DCSIMG

Seal rescued by new Forth crossing workers

The seal was rescued by Forth Crossing workers. Picture: submitted

The seal was rescued by Forth Crossing workers. Picture: submitted

  • by FRANK URQUHART
 

A NEWBORN seal pup has been rescued by the Scottish SPCA after he fell helplessly into the sea in the Firth of Forth, close to where workmen are building the new road crossing.

The week old grey seal pup - the first to be rescued in Scotland this year by the leading animal welfare charity - is less than a week old and unable to swim.

An SSPCA spokeswoman explained: “The pup was spotted lying on rocks by men working on the new Forth Road crossing. As the men approached the pup he fell off the rocks and into the water.

Grey seal pups cannot swim well until they have lost all their fur so the workmen fished the pup out of the water and called the Scottish SPCA for help.”

An animal rescue officer took the seal to the charity’s National Wildlife Rescue Centre at Fishcross, Alloa, where he is now receiving treatment and care. Staff have named him Tiller.

Colin Seddon, the centre manager, said, “Tiller is our first grey seal pup of the season and he’s quite unusual in that he was found in an area that is not a known pupping ground.

“He could have been washed off the established pupping ground at nearby Inchkeith Island or his mother may have been young and inexperienced. It sounds as though he took fright when he was approached and slid off the rocks and into the water which is bad news for a newborn seal pup as their thick fur coats act like a sponge and absorb water so he’s unlikely to have survived on his own for long.”

He continued: “Thankfully, the men scooped him out of the sea and called us for help. Tiller arrived weighing a healthy 13.5kg for a newborn pup and he’s continued to make good progress in our care. Normally the weight would dip but Tiller has remained steady and has even put on a few pounds recently so we’re feeling positive about his rehabilitation.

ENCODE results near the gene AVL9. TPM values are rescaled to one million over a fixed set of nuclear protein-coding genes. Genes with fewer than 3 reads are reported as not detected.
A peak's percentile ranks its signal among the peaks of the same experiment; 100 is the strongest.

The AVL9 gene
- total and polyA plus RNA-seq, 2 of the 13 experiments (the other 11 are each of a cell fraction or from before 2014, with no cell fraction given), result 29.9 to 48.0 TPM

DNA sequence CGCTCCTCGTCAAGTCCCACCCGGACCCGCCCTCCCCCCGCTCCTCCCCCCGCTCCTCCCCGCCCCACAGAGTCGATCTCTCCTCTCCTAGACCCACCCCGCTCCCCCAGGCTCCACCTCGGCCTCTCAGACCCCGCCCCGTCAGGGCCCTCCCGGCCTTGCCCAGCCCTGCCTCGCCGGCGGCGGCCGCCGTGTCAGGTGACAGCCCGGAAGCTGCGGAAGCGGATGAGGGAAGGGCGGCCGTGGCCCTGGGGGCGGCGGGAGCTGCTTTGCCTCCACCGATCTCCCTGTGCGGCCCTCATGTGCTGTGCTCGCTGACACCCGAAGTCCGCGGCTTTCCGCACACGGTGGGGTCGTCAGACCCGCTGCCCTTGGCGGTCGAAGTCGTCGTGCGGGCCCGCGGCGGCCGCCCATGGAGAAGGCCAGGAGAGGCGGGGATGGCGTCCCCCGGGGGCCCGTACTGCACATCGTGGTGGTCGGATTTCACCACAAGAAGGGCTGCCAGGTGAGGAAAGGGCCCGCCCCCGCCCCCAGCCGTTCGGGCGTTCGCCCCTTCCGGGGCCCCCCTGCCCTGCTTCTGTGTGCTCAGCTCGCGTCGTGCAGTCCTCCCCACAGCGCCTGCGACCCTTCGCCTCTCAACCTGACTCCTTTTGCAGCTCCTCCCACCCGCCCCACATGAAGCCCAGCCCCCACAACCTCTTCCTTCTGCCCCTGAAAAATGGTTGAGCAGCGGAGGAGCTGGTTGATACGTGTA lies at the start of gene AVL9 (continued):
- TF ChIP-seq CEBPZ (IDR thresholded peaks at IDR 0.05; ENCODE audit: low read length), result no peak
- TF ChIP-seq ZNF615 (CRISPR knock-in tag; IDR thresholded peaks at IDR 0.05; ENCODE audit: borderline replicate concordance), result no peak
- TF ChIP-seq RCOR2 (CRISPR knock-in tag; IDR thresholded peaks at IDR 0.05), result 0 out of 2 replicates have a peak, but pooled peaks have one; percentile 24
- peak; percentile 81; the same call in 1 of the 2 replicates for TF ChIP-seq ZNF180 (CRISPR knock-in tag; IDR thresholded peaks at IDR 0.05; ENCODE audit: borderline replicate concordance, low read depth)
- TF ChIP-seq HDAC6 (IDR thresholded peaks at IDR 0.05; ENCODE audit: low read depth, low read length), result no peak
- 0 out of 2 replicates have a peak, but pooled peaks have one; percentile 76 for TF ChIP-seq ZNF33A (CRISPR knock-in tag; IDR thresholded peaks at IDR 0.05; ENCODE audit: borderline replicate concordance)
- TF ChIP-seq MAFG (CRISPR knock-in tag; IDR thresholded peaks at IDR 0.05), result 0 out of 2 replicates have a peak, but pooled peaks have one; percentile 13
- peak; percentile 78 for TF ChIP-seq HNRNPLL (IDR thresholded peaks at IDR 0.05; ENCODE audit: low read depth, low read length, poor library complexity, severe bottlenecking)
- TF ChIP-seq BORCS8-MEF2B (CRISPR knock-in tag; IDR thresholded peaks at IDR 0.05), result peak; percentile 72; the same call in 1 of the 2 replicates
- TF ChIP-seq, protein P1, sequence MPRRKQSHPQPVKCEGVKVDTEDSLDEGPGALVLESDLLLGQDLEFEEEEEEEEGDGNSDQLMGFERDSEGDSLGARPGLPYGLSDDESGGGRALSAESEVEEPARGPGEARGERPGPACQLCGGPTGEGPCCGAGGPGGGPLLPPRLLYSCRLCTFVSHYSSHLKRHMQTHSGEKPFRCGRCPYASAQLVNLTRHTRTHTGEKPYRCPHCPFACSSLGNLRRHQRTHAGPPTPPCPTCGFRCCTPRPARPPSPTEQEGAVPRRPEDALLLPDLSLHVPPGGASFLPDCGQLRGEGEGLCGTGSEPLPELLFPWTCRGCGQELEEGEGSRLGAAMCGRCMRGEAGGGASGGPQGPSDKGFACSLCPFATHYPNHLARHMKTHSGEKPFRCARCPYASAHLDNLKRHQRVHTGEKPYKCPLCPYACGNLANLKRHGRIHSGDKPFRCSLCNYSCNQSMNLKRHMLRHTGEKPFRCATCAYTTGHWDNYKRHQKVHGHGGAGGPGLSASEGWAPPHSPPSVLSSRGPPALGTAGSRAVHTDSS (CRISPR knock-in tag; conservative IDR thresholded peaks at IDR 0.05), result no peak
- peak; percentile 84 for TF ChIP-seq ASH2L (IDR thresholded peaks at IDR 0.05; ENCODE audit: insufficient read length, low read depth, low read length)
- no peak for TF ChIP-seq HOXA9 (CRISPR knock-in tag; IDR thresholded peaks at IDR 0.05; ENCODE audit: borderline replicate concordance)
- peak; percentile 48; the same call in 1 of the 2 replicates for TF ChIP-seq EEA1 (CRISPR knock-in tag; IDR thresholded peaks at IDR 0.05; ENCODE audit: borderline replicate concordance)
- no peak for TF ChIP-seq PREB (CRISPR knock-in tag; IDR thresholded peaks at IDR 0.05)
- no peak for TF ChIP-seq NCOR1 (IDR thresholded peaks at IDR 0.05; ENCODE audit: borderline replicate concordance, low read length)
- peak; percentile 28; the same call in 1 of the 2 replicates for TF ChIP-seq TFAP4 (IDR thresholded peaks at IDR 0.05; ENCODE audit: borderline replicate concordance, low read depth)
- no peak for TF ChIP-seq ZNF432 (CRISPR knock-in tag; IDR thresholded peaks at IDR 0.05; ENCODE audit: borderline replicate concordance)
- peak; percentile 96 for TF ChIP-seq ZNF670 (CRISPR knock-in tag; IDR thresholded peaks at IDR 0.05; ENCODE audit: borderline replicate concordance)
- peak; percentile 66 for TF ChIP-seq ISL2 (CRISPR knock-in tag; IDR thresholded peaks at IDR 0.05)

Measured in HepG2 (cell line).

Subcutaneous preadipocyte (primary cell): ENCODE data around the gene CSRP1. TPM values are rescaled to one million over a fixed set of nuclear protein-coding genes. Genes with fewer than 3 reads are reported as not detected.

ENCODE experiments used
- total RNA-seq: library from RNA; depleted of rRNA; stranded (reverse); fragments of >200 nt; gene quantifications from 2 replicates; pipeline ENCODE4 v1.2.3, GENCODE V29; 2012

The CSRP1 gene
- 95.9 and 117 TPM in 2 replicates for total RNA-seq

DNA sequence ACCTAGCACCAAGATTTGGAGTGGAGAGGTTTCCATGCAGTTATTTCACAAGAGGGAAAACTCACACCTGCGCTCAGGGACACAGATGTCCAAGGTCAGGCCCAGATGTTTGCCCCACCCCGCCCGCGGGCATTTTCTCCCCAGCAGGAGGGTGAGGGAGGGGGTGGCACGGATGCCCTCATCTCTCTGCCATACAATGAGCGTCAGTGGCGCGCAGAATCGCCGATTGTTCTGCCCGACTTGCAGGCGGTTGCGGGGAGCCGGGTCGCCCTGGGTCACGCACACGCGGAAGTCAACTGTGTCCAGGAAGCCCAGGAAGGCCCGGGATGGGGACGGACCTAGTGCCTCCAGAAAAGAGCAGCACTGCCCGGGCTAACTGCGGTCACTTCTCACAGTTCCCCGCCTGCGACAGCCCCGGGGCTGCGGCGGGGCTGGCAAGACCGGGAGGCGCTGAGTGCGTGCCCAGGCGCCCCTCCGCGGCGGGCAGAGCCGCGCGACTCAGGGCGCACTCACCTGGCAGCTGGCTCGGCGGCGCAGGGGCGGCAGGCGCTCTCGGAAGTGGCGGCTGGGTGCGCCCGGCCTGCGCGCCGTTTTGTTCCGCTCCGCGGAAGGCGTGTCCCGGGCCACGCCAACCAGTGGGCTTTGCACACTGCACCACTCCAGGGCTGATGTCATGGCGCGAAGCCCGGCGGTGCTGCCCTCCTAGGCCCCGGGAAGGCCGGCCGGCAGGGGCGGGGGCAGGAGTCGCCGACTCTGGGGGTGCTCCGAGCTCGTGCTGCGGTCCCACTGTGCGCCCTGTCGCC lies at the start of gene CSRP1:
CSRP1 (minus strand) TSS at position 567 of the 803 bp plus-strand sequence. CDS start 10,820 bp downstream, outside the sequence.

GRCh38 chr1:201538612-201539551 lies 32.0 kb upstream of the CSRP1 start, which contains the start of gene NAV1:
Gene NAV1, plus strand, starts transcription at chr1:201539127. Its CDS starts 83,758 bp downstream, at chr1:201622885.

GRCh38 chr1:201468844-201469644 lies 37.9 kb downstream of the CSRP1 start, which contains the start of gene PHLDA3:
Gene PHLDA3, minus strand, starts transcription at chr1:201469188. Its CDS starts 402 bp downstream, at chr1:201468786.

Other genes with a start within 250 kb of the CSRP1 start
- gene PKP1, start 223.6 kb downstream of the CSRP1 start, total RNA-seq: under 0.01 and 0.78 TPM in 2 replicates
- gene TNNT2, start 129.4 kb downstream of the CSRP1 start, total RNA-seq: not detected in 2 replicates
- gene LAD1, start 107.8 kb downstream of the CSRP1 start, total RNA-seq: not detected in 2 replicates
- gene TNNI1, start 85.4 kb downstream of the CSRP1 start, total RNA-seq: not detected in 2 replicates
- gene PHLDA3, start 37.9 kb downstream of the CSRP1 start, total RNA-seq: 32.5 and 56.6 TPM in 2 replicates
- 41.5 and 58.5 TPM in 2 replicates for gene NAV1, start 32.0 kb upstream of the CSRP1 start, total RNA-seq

“He’s being tube-fed fish soup at the moment and that will continue for the next few weeks until he’s old enough and strong enough to feed himself. He’s currently our only grey seal pup but we’ve no doubt he’ll be joined by many more in the coming weeks and months.”

He urged members of the public to contact the charity’s animal helpline if they see a distressed seal pup lying on the shore this winter. And he warned that they could be doing more harm than good by approaching or picking up a stranded pup.

Said Mr Seddon: “We often receive seal pups that are healthy but have been abandoned by their mothers because someone has disturbed them. The mother seal will leave her pup on land while she is out hunting in the water so it’s quite natural to see seal pups lying on the shore line for several hours at a time.

“Our message to the public is, if you see a seal pup and you are concerned for it’s welfare then call our animal helpline for advice or assistance on 03000 999 999 before approaching it.”

Tiller will be cared for at the Scottish SPCA’s National Wildlife Rescue Centre until he is fully fit, feeding himself and at the right weight to be released.

 

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